Man, did I shoot myself in the foot - I posted it and then castigated? Sorry - maybe I was still in the state of slumber. It was a long time ago.

Subject is closed, long before today - and so, I take back my word.
Sam, the tiger
24th Jun 12 23:41

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Sam, the tiger

Sam, the tiger

Ph.D. stuff - plagiarized verbatim from my previous posting elsewhere? Right? It's a no brainer - high school math which can be proved either with traditional linear geometry or analytical in the early days using mostly trigs.

Fundamental, Watson, fundamental! QED
Sam, the tiger
24th Jun 12 23:37

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shadow

shadow

Twice the half of two and a half . you have 5 seconds.
shadow
19th Feb 11 14:34

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yeah

yeah

So much emphasis on Math, so little emphasis on the fluidity, clarity and beauty of the English language. Too many gripes on here are so lacking to the point of tedium.
yeah
5th Feb 11 23:46

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grumpyoldwoman

grumpyoldwoman

I remember when I was about 12 working out how many miles there are in a light year by long multiplication. (No calculators then!)
grumpyoldwoman
5th Feb 11 14:59

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Sam, the Tiger

Sam, the Tiger

Zowie, we are getting somewhere! Beats me; beyond me. Know what, if only more of us would resort to the unostentacious gizmo, car dealers would not be taking us for a ride that easily. I'm sure we all resent being taken for a fool.

I'm on the PC for something else, and thought I should drop in now and then. Isn't it a fun forum?
Sam, the Tiger
5th Feb 11 14:55

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Wow

Wow

I discovered the following through the use of pocket calculator

Mass of Proton/Mass of Electron = 6*pi^5

Beat that!
Wow
5th Feb 11 12:09

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Sam, the Tiger

Sam, the Tiger

GOW (gracioso online woman), thanks for acknowledging my humble rubber stamp virtual presence. And nice of you to bring everyone up to speed with the red school house's proven pedagogy.

As for G-xx, you sure broke the back of the monotonous culprit of the lumbering numbers with his comic relief (we need it), a jeu de mots. Seriously, if you are not being facetious about failing math, anyone who did not cut it can blame his teacher(s). I mean it.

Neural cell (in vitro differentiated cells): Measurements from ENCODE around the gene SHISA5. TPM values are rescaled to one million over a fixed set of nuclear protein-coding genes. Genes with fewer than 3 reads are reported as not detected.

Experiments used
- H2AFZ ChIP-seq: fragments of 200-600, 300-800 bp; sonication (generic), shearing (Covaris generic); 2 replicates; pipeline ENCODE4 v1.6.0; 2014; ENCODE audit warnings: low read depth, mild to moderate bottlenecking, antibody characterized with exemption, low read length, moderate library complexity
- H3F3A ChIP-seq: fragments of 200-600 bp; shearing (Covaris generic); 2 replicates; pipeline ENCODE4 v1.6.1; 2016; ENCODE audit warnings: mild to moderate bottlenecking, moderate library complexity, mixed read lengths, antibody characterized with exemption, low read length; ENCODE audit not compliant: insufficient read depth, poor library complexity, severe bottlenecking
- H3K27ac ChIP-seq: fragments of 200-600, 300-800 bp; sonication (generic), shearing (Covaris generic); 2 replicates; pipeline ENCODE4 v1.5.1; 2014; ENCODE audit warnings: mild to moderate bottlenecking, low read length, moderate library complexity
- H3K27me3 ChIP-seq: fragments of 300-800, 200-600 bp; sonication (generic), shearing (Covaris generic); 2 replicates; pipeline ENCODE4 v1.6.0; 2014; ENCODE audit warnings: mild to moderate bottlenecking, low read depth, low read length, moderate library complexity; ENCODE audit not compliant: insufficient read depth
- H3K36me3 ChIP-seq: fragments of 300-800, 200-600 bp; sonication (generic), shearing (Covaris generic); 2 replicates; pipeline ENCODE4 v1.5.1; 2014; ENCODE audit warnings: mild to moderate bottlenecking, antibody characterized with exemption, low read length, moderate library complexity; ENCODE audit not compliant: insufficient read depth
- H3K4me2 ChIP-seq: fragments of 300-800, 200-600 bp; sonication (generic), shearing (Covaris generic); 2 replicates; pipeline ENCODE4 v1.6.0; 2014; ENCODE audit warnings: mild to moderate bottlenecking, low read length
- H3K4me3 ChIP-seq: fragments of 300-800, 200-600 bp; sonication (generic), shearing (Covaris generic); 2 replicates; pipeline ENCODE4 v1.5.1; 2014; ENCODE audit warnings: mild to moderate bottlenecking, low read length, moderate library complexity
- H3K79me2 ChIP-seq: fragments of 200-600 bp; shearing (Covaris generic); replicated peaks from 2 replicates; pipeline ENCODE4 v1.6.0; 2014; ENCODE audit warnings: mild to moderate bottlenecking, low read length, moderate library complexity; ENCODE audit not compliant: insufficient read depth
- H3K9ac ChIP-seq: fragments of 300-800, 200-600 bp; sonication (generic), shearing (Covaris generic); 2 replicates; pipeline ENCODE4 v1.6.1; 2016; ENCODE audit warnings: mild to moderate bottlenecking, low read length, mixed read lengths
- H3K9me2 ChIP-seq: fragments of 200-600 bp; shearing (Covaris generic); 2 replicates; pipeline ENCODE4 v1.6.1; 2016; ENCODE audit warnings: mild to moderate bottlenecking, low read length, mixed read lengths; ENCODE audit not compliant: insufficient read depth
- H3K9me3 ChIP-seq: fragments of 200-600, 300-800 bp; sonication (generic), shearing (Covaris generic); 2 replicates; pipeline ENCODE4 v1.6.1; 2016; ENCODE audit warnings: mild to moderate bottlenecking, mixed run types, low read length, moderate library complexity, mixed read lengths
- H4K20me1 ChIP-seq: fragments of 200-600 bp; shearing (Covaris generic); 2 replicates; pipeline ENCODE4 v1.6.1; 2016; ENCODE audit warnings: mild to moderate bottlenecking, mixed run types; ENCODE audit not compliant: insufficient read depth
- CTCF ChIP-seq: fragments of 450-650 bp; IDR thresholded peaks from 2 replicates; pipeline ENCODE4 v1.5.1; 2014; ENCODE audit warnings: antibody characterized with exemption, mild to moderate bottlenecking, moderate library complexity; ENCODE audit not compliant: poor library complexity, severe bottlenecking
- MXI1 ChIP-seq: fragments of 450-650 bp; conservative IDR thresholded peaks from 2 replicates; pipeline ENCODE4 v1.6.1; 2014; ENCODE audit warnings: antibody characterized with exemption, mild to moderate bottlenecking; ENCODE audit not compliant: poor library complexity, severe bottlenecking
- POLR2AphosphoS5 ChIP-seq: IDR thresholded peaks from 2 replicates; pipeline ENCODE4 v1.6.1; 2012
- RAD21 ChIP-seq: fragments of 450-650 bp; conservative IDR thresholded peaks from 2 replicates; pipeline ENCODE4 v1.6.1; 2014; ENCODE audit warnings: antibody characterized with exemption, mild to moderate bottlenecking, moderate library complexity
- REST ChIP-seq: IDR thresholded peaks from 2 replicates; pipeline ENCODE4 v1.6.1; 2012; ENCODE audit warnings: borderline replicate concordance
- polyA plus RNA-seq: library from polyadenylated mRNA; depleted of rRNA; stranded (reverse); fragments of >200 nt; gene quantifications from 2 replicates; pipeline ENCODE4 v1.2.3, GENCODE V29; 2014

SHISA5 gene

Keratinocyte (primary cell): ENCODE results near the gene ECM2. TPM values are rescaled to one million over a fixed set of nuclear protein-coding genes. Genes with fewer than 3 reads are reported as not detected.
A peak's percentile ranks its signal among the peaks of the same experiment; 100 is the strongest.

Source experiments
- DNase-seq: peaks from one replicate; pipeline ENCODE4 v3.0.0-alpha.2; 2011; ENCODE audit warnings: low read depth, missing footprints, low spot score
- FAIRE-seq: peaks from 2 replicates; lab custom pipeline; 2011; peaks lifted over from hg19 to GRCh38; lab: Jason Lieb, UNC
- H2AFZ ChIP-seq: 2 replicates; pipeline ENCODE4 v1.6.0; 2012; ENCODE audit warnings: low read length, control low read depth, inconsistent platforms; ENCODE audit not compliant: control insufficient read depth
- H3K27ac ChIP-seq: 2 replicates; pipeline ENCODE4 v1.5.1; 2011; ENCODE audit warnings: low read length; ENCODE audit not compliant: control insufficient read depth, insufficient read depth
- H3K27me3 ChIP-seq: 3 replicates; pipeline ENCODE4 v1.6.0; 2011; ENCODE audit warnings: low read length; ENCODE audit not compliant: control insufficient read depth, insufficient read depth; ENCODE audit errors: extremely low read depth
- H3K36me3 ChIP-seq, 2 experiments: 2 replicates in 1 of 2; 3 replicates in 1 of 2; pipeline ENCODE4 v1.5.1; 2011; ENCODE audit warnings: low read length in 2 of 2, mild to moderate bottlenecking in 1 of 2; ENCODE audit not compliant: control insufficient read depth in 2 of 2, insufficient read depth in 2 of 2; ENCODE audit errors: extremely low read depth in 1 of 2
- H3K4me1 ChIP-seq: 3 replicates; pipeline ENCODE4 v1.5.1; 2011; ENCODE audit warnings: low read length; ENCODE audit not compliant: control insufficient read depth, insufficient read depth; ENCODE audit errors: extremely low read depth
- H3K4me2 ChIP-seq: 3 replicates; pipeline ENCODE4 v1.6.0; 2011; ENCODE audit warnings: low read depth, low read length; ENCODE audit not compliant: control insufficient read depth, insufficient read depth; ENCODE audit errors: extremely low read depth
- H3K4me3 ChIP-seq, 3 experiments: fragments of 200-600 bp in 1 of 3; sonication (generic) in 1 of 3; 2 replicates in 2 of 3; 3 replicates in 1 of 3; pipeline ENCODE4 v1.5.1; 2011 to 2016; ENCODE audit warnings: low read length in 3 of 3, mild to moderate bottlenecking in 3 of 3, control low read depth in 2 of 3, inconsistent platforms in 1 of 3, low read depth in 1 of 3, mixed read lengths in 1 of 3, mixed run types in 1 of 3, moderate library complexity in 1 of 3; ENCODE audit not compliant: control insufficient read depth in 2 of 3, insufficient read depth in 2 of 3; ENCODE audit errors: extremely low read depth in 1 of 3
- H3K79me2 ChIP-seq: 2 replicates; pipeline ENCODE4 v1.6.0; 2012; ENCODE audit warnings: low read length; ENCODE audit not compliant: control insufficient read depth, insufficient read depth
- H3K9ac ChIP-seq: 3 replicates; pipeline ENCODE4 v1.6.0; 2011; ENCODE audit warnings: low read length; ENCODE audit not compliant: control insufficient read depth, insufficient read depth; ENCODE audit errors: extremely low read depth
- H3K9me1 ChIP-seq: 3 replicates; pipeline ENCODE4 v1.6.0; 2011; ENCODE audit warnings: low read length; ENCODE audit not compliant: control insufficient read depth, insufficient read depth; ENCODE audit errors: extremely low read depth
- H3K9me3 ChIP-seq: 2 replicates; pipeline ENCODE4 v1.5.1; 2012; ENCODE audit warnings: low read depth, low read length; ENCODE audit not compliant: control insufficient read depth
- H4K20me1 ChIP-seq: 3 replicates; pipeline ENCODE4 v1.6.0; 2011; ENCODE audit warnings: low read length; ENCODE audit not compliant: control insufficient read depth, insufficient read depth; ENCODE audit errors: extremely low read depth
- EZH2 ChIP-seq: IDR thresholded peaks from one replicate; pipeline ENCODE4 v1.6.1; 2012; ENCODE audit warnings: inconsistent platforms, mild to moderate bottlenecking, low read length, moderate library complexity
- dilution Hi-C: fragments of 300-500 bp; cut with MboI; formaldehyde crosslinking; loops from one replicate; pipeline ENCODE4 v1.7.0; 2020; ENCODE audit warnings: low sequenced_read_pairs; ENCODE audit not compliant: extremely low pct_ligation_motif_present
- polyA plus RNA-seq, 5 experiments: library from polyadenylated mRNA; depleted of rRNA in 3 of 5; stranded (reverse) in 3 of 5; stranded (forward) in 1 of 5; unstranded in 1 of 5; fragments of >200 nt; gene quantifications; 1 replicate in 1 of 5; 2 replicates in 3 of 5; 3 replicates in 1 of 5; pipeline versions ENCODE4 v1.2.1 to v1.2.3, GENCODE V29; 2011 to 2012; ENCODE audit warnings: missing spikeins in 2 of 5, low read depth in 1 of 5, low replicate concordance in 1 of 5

Teachers especially in your formative years can either make or break you. Once you hate Math or Literature or Science, that's it. You're done for. We've all had teachers who should not be in the profession of educating kids.

Enough said. Just a reinforcer, I am ALL for learning by rote. I did and many did. But modern educational 'gadgets' dovetail with it to make one's education complete. Their co-dependency can never be overestimated.
Sam, the Tiger
4th Feb 11 11:27

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Grumpy xx

Grumpy xx

I thought 'multiply' had something to do with getting pregnant, not knowing your times tables. Just as I thought 'take away' was to do with Chinese or Indian food, and Pi was something you stuck in the oven for supper.

Yes, I failed my maths O level.
Grumpy xx
3rd Feb 11 21:20

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grumpyoldwoman

grumpyoldwoman

Ahh, log tables, sines, cosines & tangents. I can almost smell tobacco soaked tweed jackets!
(These seemed to be de rigeur with maths teachers in the late 60's and early 70's. With leather elbow patches, of course.)
grumpyoldwoman
3rd Feb 11 19:02

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Sam, the Tiger

Sam, the Tiger

Lunch hour, but both of you are right, and so was 1angel1 - and GOW's farewell paragraphed wrapped up the entire point of the exercise. I remarked about the brain and the computer work hand in glove.

One cannot do mathematics without the assistance of slide rules, log and anti-log tables, trig tables, so forth which are all incorporated into the algorithms enclosed within the silicon chips.

I'm all for rote learning that has the effect of honing the circuitry of the brain. But calculators and their ilk serve a complementary function. One complements the other.

I'll be most surprised if we can do with one without the other. But to suggest that the calculator makes today's kids math-dumb is what we should be focussing on.

Thanks, folks, for your input that I certainly do not disagree. As for dumbing down many people, it's because they don't exercise their brain-muscles at all and allow them to atrophy: thinking and solving problems are excruciatingly painful for some.